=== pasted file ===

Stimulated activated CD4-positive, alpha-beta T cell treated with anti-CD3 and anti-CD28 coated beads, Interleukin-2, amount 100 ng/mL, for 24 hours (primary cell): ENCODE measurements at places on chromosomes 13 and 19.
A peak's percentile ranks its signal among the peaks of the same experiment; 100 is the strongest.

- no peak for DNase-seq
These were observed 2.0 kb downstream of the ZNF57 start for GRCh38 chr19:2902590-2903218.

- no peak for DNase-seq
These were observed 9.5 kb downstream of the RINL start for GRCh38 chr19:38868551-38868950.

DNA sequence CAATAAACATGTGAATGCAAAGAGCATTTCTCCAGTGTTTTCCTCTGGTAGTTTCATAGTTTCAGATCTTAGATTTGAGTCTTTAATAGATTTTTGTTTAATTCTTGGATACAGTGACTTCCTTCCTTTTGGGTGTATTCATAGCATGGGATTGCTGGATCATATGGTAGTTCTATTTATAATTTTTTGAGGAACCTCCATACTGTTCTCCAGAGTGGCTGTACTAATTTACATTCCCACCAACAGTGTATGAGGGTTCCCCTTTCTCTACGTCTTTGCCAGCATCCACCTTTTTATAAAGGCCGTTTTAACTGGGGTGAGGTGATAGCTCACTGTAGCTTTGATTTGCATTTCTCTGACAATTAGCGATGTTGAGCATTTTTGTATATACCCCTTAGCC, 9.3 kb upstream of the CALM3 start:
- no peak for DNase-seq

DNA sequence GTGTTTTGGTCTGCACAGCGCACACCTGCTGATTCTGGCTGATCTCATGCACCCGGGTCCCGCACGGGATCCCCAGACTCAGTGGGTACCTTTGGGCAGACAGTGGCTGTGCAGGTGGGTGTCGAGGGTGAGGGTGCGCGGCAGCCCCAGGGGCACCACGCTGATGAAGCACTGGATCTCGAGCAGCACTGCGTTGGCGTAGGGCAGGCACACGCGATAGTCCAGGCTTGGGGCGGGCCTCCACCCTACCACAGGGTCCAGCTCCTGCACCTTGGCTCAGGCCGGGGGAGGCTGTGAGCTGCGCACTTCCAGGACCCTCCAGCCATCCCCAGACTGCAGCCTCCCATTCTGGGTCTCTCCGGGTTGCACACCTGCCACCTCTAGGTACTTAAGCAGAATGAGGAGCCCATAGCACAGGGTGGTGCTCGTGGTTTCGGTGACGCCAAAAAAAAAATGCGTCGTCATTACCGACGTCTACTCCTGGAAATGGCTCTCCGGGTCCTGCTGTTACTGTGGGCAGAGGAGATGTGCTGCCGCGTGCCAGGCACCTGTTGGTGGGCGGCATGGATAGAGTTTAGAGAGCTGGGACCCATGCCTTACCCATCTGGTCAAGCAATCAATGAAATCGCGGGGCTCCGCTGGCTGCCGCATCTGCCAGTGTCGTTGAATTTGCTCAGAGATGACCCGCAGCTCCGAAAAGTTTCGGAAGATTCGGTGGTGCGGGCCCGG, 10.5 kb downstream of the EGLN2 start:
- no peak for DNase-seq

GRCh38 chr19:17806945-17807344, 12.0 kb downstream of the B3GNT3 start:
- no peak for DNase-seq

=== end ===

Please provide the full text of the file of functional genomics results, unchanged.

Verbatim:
Stimulated activated CD4-positive, alpha-beta T cell treated with anti-CD3 and anti-CD28 coated beads, Interleukin-2, amount 100 ng/mL, for 24 hours (primary cell): ENCODE measurements at places on chromosomes 13 and 19.
A peak's percentile ranks its signal among the peaks of the same experiment; 100 is the strongest.

- no peak for DNase-seq
These were observed 2.0 kb downstream of the ZNF57 start for GRCh38 chr19:2902590-2903218.

- no peak for DNase-seq
These were observed 9.5 kb downstream of the RINL start for GRCh38 chr19:38868551-38868950.

DNA sequence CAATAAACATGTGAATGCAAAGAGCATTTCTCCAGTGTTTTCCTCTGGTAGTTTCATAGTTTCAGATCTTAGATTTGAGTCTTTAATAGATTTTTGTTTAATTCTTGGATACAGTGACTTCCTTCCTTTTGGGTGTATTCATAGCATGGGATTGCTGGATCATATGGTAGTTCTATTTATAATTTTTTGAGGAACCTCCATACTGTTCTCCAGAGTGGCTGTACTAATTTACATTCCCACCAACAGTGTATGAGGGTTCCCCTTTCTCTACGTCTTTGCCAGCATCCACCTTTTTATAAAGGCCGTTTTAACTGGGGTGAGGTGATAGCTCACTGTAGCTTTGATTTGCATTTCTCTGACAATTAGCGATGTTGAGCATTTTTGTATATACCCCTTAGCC, 9.3 kb upstream of the CALM3 start:
- no peak for DNase-seq

DNA sequence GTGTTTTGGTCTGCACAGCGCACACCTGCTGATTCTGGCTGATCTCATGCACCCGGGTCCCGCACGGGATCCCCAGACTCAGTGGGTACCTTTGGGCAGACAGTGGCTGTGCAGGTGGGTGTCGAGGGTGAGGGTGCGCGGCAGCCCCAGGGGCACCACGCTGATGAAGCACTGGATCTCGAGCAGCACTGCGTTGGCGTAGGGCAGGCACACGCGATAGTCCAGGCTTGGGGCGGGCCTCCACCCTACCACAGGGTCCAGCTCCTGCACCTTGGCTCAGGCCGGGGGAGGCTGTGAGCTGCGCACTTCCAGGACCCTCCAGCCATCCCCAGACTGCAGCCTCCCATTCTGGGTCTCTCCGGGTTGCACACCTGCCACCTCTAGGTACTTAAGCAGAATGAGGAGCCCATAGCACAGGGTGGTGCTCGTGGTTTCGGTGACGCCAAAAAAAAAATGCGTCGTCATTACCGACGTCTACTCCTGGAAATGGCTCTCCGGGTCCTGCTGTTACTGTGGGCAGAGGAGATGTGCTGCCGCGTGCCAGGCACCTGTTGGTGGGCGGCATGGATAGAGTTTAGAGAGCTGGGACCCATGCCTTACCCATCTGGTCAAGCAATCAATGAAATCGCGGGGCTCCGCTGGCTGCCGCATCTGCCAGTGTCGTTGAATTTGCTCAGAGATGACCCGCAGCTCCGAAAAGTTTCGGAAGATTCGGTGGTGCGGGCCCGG, 10.5 kb downstream of the EGLN2 start:
- no peak for DNase-seq

GRCh38 chr19:17806945-17807344, 12.0 kb downstream of the B3GNT3 start:
- no peak for DNase-seq